Abstracts: November 5th, 2008

The reorganization of children’s and adult services resulted in most councils setting up separate directorates to replace the former education and social services. But 10 per cent of councils chose to combine both roles in a single director post. This report from the Improvement and Development Agency presents research findings on how the combined model is working.

The major disadvantage of combining children’s and adult services into a single director role is keeping up expertise in all of the areas. A very practical impact is that the amount of reading is doubled.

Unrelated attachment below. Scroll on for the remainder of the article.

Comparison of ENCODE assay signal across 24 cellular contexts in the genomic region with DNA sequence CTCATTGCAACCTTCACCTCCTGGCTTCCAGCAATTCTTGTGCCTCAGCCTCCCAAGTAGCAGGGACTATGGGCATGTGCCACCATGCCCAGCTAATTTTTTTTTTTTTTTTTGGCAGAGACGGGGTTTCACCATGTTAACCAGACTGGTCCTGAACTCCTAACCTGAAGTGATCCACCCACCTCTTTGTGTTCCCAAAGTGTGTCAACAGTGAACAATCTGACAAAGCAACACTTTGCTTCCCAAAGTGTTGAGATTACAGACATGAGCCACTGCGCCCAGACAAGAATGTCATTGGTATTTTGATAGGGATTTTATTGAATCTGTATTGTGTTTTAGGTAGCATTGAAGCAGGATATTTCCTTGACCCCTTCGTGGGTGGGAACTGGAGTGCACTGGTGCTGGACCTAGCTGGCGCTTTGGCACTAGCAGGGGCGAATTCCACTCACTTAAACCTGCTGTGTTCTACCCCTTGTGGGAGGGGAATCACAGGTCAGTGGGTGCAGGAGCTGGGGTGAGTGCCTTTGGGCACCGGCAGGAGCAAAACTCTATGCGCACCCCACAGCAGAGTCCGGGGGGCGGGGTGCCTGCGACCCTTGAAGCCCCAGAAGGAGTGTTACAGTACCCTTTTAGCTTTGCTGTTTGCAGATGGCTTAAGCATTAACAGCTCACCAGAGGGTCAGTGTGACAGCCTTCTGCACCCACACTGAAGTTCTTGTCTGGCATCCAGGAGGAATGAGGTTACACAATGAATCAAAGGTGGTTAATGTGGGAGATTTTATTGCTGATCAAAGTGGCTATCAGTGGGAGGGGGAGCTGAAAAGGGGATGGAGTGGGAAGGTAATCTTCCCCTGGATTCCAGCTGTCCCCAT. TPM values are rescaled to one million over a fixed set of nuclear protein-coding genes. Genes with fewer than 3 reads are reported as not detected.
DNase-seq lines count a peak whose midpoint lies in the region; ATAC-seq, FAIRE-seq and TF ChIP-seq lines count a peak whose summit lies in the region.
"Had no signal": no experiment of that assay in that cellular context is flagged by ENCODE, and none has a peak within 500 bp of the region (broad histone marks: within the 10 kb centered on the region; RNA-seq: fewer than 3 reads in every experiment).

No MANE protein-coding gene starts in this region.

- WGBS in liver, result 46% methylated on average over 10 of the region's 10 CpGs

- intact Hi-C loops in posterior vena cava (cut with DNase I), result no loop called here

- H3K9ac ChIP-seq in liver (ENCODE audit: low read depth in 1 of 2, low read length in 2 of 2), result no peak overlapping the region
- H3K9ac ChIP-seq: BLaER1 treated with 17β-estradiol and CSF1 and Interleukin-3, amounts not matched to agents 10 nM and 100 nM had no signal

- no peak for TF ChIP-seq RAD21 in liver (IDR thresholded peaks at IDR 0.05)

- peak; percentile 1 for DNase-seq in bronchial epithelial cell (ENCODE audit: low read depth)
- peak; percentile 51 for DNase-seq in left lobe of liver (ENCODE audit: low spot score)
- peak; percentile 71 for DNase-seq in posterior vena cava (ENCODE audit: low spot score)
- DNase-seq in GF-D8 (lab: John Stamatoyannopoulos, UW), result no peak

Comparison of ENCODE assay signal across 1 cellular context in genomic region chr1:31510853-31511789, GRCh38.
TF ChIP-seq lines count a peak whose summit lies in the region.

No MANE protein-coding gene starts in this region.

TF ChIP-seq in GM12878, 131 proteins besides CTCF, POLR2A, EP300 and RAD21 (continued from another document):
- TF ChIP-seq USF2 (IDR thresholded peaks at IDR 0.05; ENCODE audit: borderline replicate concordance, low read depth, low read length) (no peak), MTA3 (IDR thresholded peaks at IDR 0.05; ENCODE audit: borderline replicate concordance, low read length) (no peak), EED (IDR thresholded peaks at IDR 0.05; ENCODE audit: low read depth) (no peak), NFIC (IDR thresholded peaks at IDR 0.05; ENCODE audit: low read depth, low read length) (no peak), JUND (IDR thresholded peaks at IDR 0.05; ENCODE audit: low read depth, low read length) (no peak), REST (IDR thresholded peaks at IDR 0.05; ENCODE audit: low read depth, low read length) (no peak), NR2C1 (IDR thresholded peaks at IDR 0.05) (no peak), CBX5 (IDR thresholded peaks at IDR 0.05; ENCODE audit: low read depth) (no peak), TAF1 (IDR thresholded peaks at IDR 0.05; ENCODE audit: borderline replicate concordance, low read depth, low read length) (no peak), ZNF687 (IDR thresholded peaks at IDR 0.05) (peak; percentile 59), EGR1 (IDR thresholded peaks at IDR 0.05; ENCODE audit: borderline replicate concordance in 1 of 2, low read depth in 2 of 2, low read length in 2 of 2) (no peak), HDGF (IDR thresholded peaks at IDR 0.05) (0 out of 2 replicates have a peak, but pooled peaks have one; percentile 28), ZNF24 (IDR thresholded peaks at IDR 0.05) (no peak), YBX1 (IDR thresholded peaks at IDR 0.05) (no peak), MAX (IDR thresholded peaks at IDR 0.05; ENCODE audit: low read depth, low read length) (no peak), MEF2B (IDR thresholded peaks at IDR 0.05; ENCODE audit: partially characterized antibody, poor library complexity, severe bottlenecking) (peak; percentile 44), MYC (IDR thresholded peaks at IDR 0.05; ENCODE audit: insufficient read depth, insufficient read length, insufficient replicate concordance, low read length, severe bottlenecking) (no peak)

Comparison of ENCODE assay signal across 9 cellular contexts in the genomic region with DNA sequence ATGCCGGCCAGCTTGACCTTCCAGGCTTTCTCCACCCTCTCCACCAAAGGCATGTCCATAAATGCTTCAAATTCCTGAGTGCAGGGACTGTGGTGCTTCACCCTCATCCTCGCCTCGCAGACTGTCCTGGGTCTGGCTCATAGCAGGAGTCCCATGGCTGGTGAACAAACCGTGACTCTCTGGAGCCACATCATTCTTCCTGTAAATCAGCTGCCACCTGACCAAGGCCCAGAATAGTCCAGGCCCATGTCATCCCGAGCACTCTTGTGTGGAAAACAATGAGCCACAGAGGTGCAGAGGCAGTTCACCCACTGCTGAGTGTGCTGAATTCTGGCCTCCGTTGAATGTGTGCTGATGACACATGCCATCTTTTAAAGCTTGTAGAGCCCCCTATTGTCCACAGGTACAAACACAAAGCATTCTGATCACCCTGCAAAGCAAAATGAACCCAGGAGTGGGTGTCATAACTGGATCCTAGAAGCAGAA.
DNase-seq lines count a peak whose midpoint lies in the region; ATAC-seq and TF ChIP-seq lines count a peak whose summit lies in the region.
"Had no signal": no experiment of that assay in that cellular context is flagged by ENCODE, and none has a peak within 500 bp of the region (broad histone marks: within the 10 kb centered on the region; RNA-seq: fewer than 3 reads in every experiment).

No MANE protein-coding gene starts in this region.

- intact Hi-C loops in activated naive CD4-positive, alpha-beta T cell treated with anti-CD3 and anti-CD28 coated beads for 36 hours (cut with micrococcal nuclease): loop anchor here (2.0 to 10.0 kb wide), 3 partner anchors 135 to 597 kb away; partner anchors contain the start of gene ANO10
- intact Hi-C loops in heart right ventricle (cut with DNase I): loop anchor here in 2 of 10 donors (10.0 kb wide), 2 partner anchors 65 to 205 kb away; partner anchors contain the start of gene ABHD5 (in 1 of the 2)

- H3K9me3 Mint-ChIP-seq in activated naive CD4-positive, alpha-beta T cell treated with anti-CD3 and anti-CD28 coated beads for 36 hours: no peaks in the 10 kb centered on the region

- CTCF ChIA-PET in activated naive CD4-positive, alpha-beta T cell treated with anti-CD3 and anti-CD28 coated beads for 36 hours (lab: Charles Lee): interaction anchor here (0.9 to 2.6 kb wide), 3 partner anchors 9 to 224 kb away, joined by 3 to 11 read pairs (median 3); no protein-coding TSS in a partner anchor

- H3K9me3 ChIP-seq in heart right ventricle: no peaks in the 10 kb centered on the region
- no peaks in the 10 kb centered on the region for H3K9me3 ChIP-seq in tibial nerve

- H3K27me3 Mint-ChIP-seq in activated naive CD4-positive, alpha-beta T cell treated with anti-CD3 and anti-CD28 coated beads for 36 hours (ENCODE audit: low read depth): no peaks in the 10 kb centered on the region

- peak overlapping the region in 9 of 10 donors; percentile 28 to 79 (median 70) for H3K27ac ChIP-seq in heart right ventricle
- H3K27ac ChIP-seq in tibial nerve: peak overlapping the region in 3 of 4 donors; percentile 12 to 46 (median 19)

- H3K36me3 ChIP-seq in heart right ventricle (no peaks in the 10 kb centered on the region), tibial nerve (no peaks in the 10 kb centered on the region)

On the plus side the combined role has supported intergenerational work and it ensures better use is made of buildings, staff time and expertise. It also provides a smoother care pathway for children with complex needs and removes problems such as a child with a disability transferring to adult services at 18.

Partnership working has been made easier particularly where joint appointments were made with the Primary Care Trust. This has proved useful in tackling national agenda issues such as health inequalities. It has also helped to have all negotiations and commissioning with the NHS taking place within one directorate. Perhaps, most importantly, it has removed the excuse for people not talking to each other.

A crucial benefit is that the combined role has shifted the focus onto families.

The report is available from the IDeA. http://www.idea.gov.uk/idk/aio/8941236